Bug 175396 - Unwanted libgcj dependency when installing openoffice.org
Unwanted libgcj dependency when installing openoffice.org
Product: Fedora
Classification: Fedora
Component: openoffice.org (Show other bugs)
All Linux
medium Severity medium
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Assigned To: Caolan McNamara
Depends On:
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Reported: 2005-12-09 14:06 EST by Ron
Modified: 2007-11-30 17:11 EST (History)
0 users

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Fixed In Version:
Doc Type: Bug Fix
Doc Text:
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Last Closed: 2005-12-12 05:26:59 EST
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Description Ron 2005-12-09 14:06:40 EST
From Bugzilla Helper:
User-Agent: Mozilla/5.0 (Windows; U; Windows NT 5.1; en-US; rv:1.8) Gecko/20051111 Firefox/1.5

Description of problem:
Installing openoffice.org also installs unwanted libgcj.  Libgcj is a counterfeit of real Java(TM) from Sun Microsystems.  It uses the same executable names as the real Java(TM) runtime.  In a production environment which requires the use of an industrial-strength, certified Java(TM) runtime (such as JRockit from BEA or the Java(TM) runtime from Sun Microsystems), the installation of openoffice.org causes libgcj to be installed, which interferes with the operation of the real, certified Java(TM) runtime.  The libgcj and other unnecessary dependent modules can be removed using "rpm -e --nodeps <modulename ...>", and openoffice will continue to operate correctly.

Please remove the unnecessary dependency on libgcj and other counterfeit Java(TM) packages, without disabling Java(TM) functionality in openoffice when openoffice detects that there is a Java(TM) runtime installed.

Version-Release number of selected component (if applicable):

How reproducible:

Steps to Reproduce:
1. Install openoffice.org
2. Note that it also installs libgcj and other counterfeit Java(TM) packages which are not valid, certified Java(TM) implementations
3. Install a valid, certified Java(TM) runtime.  This will usually go into a directory under /usr/java.
4. Add /usr/java/<java-dir>/bin to the end of the PATH environment variable in /root/.bashrc.  Be sure to export PATH.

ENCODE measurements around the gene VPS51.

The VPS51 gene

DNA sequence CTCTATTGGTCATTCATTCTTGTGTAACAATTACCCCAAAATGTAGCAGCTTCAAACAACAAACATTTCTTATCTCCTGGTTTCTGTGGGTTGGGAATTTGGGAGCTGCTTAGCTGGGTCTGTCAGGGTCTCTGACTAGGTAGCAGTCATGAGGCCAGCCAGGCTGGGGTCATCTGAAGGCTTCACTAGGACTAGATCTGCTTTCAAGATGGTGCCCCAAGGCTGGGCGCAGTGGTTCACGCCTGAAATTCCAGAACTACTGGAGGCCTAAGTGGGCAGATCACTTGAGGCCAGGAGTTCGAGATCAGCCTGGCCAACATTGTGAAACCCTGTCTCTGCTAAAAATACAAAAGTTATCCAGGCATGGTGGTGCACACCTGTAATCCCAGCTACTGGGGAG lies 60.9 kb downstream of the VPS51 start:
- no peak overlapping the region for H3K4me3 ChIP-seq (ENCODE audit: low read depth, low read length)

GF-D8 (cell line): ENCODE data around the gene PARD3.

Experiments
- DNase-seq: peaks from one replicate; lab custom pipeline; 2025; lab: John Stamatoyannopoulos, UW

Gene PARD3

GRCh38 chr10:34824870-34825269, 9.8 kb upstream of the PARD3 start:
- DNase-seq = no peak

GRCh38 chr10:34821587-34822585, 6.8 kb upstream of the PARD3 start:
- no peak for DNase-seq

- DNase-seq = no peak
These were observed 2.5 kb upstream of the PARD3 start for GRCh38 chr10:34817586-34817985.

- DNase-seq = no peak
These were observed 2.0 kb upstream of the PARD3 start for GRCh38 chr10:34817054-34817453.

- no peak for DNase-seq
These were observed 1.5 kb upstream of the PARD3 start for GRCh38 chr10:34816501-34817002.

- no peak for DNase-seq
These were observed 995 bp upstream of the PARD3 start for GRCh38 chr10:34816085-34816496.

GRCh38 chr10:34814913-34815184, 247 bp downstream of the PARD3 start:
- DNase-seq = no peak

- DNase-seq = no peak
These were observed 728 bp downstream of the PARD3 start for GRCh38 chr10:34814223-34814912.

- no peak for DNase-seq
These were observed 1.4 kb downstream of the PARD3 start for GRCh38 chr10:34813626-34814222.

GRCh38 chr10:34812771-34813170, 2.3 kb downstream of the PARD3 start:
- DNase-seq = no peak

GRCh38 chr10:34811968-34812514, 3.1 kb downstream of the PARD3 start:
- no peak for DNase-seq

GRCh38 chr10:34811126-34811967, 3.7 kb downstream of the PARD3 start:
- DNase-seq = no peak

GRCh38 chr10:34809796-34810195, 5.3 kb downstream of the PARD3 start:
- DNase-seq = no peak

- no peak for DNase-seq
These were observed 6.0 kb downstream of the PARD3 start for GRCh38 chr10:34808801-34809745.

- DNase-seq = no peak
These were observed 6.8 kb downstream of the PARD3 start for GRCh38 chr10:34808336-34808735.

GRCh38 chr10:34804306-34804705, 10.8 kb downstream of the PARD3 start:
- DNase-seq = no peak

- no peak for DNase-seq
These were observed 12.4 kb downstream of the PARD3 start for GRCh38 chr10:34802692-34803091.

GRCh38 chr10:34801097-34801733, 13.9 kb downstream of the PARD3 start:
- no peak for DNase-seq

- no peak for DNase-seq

5. Log in as root.  Type "which java".  It comes back with "/usr/bin/java".  This is the counterfeit libgcj java executable.
6. Run "rpm -e --nodeps libgcj".
7. Log out and back in as root.  Now type "which java".  It should come back with "/usr/java/<java-dir>/bin/java".  This is the licensed, certified Java(TM) executable.

Additional info:
Comment 1 Caolan McNamara 2005-12-10 06:07:46 EST
ldd /usr/lib/openoffice.org2.0/program/libofficebean.so

libgcj is required to satisfy OOo's link time requirements, officebean is not
commonly used, but it does need to be linked against libgcj. 

OOo requires *a* java(tm) to be present to enable everything to work, e.g.
wizards. Fedora(tm) does not provide sun java(tm), but fedora(tm) does provide
gcj as a java(tm) replacement, so it's perfectly reasonable for fedora(tm) OOo
to require libgcj in order to guarantee that there will a dlopen-able java(tm)
jvm available

More importantly than all this is that "/usr/bin/java" is a link which is
controlled by the alternatives system. e.g. /usr/sbin/alternatives --display java 

So installing a sun java(tm) rpm which is aware of the alternatives system will
set the alternatives to sun java(tm), while still retaining the actual "libgcj"
and "gij" programs. i.e. http://fedora.redhat.com/docs/release-notes/fc4/#id2503931
and in details http://www.fedorafaq.org/#java

Many of the java(tm) using packages in fedora(tm) require libgcj, e.g.
xerces/xml-commons, it's not specific to OOo.
Comment 2 Ron 2005-12-10 16:17:30 EST
Isn't there a difference between link-time requirements and runtime
requirements?  Why can't it be made to use libgcj at build time, but then use
whatever VM is available at runtime?  This seems entirely reasonable.

As a professional Java-on-Linux developer, I can tell you for sure that people
like me comprise a huge chunk of the market.  For us, it just doesn't make sense